How to Start a Vegetable Garden – Part 3

A lot of people who don’t garden think the definition of gardening is putting plants in the ground.  While that’s a logical assumption to make – it’s like calling stirring a pot, cooking. 

Large vegetable garden in June.

The truth of the matter is, pushing some soil aside and sticking a plant in a hole is only the teeniest, tiniest part of what gardening is.  Keeping that plant alive?  THAT’S GARDENING.

I need you to understand two things right now about the upcoming gardening season if you’re new to this vegetable growing stuff.

1. You will suddenly realize that nothing in the world is as miraculous as planting a seed, having it burst forth with life and then a few months later eating it with ketchup.

2. You will flip between moods of euphoria and despair often within seconds of each other.  

The euphoria is the result of spending hours nurturing plants and growing your own food.

The despair is the result of spending hours nurturing plants and growing your own food –only to have it assaulted by pests and disease right before your very eyes.

That my friends, is gardening.  If you think you can handle all of that, you’re ready to move onto the next step in creating your vegetable garden.

Welcome to June, the first month of keeping things alive.  

What to Expect From June

By June all the plants are hopefully in the ground. The next few gardening months are dedicated to keeping the bugs, animals, weeds and disease at bay.  And yes, no matter where you live you will find animals like this in your the garden.

If you get behind on any of these gardening tasks it’s hard to come back from it.

But if you dedicate just a few minutes every day to each of these things you’ll have everything 100% completely under control all summer long. (hahahaha)

Black kale growing under row cover.

I rarely have things 100% under control all summer long and neither will you. And that’s O.K. You’re not growing an imaginary Pinterest garden. You’re growing a real one.

BUT you really do need to keep on top of things.  In just a few days two or three weeds can turn into a scene from Apocalypse Now.  

Just trust me on this.  In June, July and August it’s much easier to keep control of everything if you never let it get out of control.

Always remember that Pinterest gardening isn’t the same as real gardening.

karen bertelsen

There are people up at my garden who can be there the whole day and still look like they’d be able to go out for dinner straight from the garden.  With the Queen.  I became this mess after 4.5 seconds in my plot. 

Young tomato plants being trained up strings.
String trained tomatoes in the month of June


Keeping Everything Alive

  1. Weed regularly, check for pests and use the control measures I’m teaching you.
  2. Stake and tie up plants as they need it. 
  3. Stop harvesting asparagus so it can build up strength for the next year’s growth.
  4. If you have any last heat loving plants that still need to be planted get those into the ground.
  5. If you’re growing basil, pinch the top of the plant back. It will turn your leggy, spindly basil into a compact bush.  As long as your basil is at least 8” high it’s ready to pinch. 

Weed EVERY time you’re in the garden.  I’m going to keep saying that.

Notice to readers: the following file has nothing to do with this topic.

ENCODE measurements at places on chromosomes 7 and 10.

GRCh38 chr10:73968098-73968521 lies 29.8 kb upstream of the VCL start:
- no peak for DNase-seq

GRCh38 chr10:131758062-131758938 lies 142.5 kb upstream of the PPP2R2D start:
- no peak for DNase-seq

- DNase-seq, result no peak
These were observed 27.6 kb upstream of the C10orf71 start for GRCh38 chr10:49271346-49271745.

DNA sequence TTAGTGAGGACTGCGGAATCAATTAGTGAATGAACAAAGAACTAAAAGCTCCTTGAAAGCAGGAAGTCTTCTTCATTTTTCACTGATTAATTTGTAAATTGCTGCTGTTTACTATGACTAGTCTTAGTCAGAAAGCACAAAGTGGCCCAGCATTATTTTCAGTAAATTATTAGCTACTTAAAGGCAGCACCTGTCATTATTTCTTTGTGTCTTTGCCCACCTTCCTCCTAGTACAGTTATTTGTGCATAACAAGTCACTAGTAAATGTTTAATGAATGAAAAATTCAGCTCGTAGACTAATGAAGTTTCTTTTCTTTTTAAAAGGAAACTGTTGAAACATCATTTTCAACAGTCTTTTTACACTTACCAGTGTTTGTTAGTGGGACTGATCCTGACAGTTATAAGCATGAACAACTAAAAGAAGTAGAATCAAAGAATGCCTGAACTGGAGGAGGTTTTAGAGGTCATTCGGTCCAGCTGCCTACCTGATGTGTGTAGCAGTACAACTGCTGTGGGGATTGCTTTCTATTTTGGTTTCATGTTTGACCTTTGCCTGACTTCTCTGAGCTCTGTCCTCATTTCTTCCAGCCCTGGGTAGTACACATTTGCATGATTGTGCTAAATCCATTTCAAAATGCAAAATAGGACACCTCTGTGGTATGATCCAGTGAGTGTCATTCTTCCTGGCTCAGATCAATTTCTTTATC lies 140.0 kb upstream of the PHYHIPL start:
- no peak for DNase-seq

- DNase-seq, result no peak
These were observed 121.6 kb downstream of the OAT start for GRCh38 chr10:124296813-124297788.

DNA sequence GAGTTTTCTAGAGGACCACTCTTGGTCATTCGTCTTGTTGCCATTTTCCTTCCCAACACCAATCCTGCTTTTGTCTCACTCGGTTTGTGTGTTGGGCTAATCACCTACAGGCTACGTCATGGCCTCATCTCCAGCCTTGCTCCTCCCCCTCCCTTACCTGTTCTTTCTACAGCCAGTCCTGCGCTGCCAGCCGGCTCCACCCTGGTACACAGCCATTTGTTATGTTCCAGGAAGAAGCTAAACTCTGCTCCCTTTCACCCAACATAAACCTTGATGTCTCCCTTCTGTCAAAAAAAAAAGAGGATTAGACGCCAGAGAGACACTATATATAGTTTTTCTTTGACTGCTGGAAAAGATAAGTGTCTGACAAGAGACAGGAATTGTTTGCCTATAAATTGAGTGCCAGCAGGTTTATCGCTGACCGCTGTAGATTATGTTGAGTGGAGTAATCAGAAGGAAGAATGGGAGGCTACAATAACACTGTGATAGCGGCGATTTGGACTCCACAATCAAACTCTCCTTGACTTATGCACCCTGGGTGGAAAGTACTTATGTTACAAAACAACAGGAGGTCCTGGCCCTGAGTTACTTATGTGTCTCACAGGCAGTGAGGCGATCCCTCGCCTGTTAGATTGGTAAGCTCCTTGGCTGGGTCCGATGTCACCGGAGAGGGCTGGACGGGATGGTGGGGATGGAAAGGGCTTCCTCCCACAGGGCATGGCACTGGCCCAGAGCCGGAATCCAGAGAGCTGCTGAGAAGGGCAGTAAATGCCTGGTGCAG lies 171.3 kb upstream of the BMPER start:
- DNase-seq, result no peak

I figured out a few years ago that the best way to weed is to do it in short bursts. So every time I’m at the garden no matter how short that time is, I weed.

  Even if it doesn’t look like it needs it, I run my dutch hoe over my beds just to let the weeds know that I’m there and I’m the boss of them.

karen bertelsen


Doing this one thing reduces weeds through the whole season plus it reduces them for the next year. 

The more years you get rid of weeds BEFORE they flower and go to seed, the less and less weeds you’ll have every year.

The MOST important thing to keep in mind when you’re weeding is YOU HAVE TO PULL THE WEED BEFORE IT GOES TO SEED. 

If the weed is flowering it needs to get ripped out NOW.  Because as soon as it flowers, it will go to seed, drops those seeds and then you’re done for. You’ve just started an entirely new generation of weeds.


Leopard frog sits in soil.
Frogs are good! They eat bugs.

The pests and solutions will be the same this month as they were last month so reference that article if you need reminding.  But here are 3 big ones I want to remind you about.

Bug Patrol  

June is when the bugs really start marching around like they own the place.  Particularly invasive and destructive in this month are cucumber beetles, spongy (gypsy) moth and cutworm.  

Cucumber Beetles

If you haven’t put netting over your plants to protect them from cucumber beetles, do your best to hand pick them off.  Cucumber beetles can eat entire small seedlings almost overnight if they’re travelling in packs. 

Later in the season when your cucumbers are just ripening the vine will develop wilt for what appears like no reason at all and entirely die within a couple of days. 

It’s caused called bacterial wilt and it’s caused by the mere presence of cucumber beetles. And there’s nothing you can do to save your plant if it gets the disease.  So deal with the cucumber beetles when you see them. 

Plants affected:  cucumbers, beans, squash, pumpkin.

Spongy moth (formerly known as Gypsy Moth)

Now is when you’ll notice the small, erratically flying white moth flitting around your garden.  In your former life when you didn’t know better you probably thought they were cute. 

They’ll lay eggs on all your brassica plants and those eggs will hatch into tiny green caterpillars which eventually turn into large green caterpillars that will eat and poop alllllll over your vegetables. 

They often do so much damage the plant can’t recover.  Either that or you can’t recover after seeing a juicy caterpillar peek its head out at you as you shove a floret of your newly grown broccoli into your mouth.

Netting is your best solution but a once to twice a month spray of BTK on your brassicas (top and bottom of leaves) can help a lot.